St. George’s Day 2017 Dinner and Awards  

Sunday, April 9, 2017, at 1 PM  

College Park Airport Operations Building



This year we will be celebrating the 321st anniversary of the founding of our county at the College Park Airport.  Established in 1909 as the military demonstration site for the Wright Brothers, College Park Airport is the world’s oldest continually operating airport.  College Park Airport is the home to many aviation “firsts.”


  • October 27, 1909: Ralph Van Deman, wife of Capt. Van Deman, became the first woman passenger to fly in the United States.
  • October 1909: Frederic Humphreys was the first military pilot to solo in a military aeroplane. He, Lt. Frank Lahm, and Lt. Benjamin Foulois received their flight instruction at College Park from Wilbur Wright.
  • 1911: First Army Aviation School
  • 1911: First testing of a bomb aiming device from an aeroplane. Inert bombs were dropped into the goldfish ponds at the end of the airfield using a bombsight developed by Riley E. Scott.
  • 1912: First testing of a machine gun from an aeroplane. On June 7, a Lewis Machine Gun was fired by Captain Chandler from a Wright B, with Lieutenant Milling as pilot.
  • 1912: First mile-high flight by a military aviator. Lt. Henry “Hap” Arnold made the first army altitude records at College Park.
  • 1918-21: First U.S. Postal Air Mail Service. The regular U.S. Postal Air Mail flights were inaugurated on August 12, 1918.
  • 1924: First controlled helicopter flight. Emile and Henry Berliner based their flight experiments at College Park from 1920 to 1924.
  • 1927-35: First radio navigational aids developed and tested by the Bureau of Standards.

As the popularity of aviation spread in the late 1920s, the airport’s manager, George Brinkerhoff, worked with the Washington Air Derby Association, DC Air Legion, Washington Women’s Pilots Association and other aviation group to organize air races, mock bombing competitions, and stunt flying expositions that attracted thousands of spectators.  The Langley Day Air Meet was the airfield’s most well-known contest.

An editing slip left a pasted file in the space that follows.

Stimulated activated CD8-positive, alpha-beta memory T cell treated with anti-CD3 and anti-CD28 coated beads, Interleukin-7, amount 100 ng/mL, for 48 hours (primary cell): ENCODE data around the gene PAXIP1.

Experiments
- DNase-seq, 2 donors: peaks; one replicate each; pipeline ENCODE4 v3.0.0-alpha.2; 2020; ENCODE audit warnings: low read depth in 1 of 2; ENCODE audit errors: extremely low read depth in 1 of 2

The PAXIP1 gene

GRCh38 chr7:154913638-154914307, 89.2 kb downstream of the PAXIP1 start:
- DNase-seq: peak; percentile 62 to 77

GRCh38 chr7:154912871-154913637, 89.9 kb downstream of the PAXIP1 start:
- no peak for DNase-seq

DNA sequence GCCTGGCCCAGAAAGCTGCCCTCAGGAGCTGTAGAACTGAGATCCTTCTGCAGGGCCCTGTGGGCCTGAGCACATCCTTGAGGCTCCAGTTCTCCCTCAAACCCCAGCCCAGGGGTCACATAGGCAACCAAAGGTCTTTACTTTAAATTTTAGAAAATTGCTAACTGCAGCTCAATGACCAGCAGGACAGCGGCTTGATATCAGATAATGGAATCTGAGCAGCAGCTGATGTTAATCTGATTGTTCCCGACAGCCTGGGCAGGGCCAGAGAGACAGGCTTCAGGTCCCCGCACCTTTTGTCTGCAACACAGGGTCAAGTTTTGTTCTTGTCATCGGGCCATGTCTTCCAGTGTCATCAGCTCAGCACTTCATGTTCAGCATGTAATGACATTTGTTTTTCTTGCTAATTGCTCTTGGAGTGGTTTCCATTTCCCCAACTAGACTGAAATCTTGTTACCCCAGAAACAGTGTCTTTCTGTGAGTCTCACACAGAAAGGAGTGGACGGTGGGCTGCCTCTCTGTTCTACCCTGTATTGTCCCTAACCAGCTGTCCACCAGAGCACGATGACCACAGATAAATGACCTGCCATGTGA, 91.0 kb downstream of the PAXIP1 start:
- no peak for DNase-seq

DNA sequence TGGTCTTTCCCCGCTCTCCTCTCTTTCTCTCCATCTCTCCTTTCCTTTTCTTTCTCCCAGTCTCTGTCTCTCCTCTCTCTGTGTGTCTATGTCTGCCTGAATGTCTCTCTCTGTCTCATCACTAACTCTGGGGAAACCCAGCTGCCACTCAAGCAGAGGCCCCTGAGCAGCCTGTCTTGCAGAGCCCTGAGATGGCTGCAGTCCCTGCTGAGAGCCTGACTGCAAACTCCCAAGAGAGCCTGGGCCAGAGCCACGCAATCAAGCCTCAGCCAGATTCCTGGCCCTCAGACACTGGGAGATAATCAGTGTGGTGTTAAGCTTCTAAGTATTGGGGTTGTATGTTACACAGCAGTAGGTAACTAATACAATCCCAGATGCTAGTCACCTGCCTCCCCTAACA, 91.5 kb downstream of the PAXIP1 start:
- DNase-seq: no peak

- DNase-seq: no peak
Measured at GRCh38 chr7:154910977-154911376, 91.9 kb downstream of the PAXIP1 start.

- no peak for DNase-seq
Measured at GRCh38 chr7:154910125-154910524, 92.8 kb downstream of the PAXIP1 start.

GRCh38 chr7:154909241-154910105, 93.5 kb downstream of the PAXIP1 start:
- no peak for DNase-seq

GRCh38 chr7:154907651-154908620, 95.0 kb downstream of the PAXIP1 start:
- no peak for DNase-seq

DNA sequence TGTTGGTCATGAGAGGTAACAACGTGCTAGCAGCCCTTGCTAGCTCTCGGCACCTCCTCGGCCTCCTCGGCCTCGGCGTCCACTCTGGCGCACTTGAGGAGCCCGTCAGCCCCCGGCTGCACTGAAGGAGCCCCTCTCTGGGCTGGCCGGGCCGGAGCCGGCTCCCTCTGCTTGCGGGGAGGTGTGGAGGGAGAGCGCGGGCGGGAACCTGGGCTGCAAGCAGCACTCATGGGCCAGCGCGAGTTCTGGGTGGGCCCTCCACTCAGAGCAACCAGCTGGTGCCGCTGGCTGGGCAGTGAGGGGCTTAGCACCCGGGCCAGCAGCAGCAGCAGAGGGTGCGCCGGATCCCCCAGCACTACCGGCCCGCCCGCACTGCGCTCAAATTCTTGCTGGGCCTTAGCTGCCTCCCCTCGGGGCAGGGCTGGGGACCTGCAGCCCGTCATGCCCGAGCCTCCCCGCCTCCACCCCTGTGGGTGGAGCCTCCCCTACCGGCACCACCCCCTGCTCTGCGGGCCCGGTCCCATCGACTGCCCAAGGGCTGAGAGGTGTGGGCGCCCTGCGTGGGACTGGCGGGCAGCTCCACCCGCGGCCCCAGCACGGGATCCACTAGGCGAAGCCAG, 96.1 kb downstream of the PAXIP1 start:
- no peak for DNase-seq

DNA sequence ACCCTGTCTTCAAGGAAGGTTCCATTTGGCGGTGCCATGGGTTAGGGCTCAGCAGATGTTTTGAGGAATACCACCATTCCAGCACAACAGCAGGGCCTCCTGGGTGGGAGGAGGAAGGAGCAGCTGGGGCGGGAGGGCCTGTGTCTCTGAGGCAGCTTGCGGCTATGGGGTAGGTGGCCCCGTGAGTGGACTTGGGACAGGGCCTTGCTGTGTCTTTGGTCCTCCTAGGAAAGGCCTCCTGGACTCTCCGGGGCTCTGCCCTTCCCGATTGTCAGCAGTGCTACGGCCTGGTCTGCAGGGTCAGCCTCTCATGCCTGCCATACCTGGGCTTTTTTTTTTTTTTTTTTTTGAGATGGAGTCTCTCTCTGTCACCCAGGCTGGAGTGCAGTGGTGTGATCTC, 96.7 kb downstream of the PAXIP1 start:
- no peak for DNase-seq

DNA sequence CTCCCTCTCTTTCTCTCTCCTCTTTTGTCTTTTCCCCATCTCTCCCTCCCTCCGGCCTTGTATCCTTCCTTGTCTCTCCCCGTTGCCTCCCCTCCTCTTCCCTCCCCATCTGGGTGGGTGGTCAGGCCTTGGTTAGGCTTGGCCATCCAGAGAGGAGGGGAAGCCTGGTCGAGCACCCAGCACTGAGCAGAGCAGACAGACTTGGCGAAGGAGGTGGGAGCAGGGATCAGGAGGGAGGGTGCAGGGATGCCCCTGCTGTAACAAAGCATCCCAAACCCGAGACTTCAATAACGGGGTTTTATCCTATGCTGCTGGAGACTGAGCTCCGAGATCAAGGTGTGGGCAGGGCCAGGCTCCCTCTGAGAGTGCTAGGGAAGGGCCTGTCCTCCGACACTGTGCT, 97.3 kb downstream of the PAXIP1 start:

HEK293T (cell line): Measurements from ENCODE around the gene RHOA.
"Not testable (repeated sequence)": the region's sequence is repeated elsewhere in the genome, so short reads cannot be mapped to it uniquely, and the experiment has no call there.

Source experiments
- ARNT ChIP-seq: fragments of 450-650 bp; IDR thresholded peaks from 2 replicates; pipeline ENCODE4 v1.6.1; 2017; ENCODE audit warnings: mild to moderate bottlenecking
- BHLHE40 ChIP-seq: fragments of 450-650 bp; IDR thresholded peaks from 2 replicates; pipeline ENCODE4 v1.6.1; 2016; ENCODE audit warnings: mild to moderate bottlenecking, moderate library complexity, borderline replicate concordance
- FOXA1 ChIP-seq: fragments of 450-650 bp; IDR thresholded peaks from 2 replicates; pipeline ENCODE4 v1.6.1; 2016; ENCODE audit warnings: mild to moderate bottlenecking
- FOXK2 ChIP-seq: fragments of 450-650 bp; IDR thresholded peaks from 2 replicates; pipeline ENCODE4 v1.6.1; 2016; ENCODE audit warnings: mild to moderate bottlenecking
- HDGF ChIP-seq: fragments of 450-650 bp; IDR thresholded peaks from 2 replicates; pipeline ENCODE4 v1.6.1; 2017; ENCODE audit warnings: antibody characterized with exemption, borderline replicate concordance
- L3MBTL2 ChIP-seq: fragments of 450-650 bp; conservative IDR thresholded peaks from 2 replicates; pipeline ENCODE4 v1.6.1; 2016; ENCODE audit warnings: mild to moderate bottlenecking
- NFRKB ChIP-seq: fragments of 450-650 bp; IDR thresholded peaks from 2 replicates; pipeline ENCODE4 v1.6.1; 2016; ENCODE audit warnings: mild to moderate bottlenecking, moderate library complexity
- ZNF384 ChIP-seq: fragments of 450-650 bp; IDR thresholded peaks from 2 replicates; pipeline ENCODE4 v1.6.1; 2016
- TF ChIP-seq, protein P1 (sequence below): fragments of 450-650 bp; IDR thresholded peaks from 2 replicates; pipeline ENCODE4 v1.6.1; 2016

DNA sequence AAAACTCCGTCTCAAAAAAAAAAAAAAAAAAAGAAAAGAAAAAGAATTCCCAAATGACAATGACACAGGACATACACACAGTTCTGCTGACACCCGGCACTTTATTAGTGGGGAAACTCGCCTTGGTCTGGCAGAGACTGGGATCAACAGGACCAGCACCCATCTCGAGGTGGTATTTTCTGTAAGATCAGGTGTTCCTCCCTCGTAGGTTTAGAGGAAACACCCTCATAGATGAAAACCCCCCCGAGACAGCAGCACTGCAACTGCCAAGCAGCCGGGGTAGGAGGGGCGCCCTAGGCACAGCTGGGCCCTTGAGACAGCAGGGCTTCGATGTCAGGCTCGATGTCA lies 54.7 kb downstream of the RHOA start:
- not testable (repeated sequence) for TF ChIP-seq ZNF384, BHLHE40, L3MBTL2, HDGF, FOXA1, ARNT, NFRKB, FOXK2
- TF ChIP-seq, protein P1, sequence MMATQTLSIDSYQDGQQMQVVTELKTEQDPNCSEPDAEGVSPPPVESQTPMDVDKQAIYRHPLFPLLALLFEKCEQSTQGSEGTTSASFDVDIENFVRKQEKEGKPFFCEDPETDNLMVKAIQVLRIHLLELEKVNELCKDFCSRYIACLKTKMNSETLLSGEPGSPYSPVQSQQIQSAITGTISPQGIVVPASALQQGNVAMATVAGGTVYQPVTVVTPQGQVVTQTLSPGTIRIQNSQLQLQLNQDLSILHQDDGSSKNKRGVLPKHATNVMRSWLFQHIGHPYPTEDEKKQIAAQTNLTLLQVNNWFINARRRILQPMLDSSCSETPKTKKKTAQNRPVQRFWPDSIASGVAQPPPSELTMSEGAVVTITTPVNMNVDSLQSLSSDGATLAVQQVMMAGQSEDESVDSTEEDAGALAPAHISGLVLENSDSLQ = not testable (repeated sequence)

The airfield closed to civilian flying during World War II, but continued to be used by the military for training.  Charter services, selling and servicing airplanes, and teaching student pilots were also available at the airfield.  In the 1960s, the airfield’s condition deteriorated with the expectation it was to be sold.  A group of local aviation enthusiasts began working to save the College Park Airport.  In 1973, the airfield was purchased by the Maryland-National Capital Park & Planning Commission.  The airport was added to the National Register of Historic Places in 1977.  After the September 11, 2001, terrorist attacks the operations at College Park Airport changed.  Due to its proximity to the US Capitol buildings, civilian flying was banned and only military helicopters used the field.  In 2002 a Special Flight Restricted Zone encompassing 15 nautical miles of the Washington, DC, region was established and included College Park Airport.  This necessitated additional security screening for any pilots who wanted to land at the airfield.  Today, College Park Airport serves as a convenient modern day facility meeting the everyday needs of general aviation pilots in the DC-metropolitan area.


The dinner will be served at the airport’s Operations Building and provided by Geppetto Catering.  You are encouraged to come at 1:00 PM to view the building before dinner at 1:30 PM.  Dinner will be followed by our traditional presentation of St. George’s Day awards.  Afterwards, everyone is invited to tour the College Park Aviation Museum next door to learn more about the Wright Brothers time at College Park and the history of the airfield.


You should receive your invitations shortly, if you haven’t already.  If you have any questions, please call Susan Pearl at 301-262-3367.  We look forward to seeing you at St. George’s Day!